Hilarious ‘IV’ channels my friend Stodnose
August 24, 2007
This will definitely come across as a plug for a book. But first, a plug for a friend.The book is Chuck Klosterman’s “IV,” but given the snippet of story I’m about to tell, my friend should remain mostly anonymous; I’ll just identify him by part of his e-mail address, which he derived from the way someone once mangled his name: Stodnose.Recounting this story might make me sound callous, especially on this end of the Roaring Fork Valley, but the first person I needed to talk to after Hunter Thompson checked out was Stodnose.”Well, you’ve almost got to consider this like a job opening,” I said.
I was a copy editor at the Glenwood Springs paper, where I’d semi-routinely receive phone calls asking whether I had a coffee break coming up. “I’m on the other side of Glenwood Canyon,” Stodnose would say. “See you in 11 minutes.” Which he would, usually pulling into the parking lot in a low-slung chunk of German surgical steel or American heavy metal, whereupon we’d usually try to break the unofficial land speed record to Carbondale.If it seems like I’m digressing, Stodnose drinks like he drives, and he writes like he’s just jammed the ’07 Corvette into sixth gear. Which is to say balls-out.Chuck Klosterman doesn’t write balls-out, exactly, and I’m not sure he’s more qualified to assume Hunter’s mantle than, say, Stodnose. However, if I considered him to be the logical heir to the throne, I wouldn’t be the first.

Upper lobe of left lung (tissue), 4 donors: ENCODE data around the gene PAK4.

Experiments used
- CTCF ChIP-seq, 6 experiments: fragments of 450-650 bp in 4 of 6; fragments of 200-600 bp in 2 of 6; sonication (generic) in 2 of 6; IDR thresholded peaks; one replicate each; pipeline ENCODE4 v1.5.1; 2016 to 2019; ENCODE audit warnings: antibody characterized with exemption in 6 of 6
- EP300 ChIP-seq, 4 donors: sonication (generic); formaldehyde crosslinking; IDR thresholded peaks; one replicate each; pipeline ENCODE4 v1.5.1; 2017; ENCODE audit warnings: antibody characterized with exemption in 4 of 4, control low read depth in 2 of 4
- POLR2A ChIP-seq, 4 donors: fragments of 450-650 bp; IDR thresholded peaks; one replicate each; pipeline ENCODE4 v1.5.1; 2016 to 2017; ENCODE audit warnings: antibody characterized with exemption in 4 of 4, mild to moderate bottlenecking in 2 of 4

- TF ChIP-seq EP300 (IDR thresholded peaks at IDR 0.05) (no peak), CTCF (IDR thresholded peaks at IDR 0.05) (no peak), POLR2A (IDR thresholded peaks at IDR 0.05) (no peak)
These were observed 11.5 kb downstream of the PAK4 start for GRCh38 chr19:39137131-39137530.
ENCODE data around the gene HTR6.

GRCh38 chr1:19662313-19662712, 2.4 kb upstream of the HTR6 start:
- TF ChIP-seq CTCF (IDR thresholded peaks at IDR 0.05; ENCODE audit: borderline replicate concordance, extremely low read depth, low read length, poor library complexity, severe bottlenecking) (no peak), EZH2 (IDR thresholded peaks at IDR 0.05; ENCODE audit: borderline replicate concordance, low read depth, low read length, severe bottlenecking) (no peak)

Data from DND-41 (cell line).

The inside jacket of “IV” is literally a litany of statements to the effect of “Chuck Klosterman is the (INSERT FAMOUS PERSON) of the (INSERT SCHOOL OF THOUGHT).” The snippet from People magazine actually reads, “Klosterman is the new Hunter S. Thompson. Only it’s as if Hunter were obsessed with KISS instead of Nixon.”If that’s not exactly a perfect analysis, it’s close. I’ve read most of the Hunter Thompson canon, but I’m no arbiter of what constitutes gonzo. Still, I’d guess Klosterman would qualify for the nerdier end. Which doesn’t sound like a ringing endorsement for “IV.”So here it is: The book kept me laughing out loud for two days, snorting in the airport at Burlington, Vt., audibly howling on the flight from Philly to Denver. And it’s not just funny, it’s thoughtful: KISS plus Kierkegaard.I thoroughly enjoyed one of Klosterman’s earlier collections of pop-culture criticism and opinion, “Sex, Drugs and Cocoa Puffs,” especially its bang-on skewering of the newspaper industry, but the tone started wearing on me after a while. Not so with “IV.” Despite finding one fairly serious error (Steve Nash played college ball at Santa Clara, not UCSB), it kept me laughing and thinking. And it’s out in paperback.In the meantime, after you finish “IV,” remember Stodnose and check out the automotive section of many of western Colorado’s local newspapers.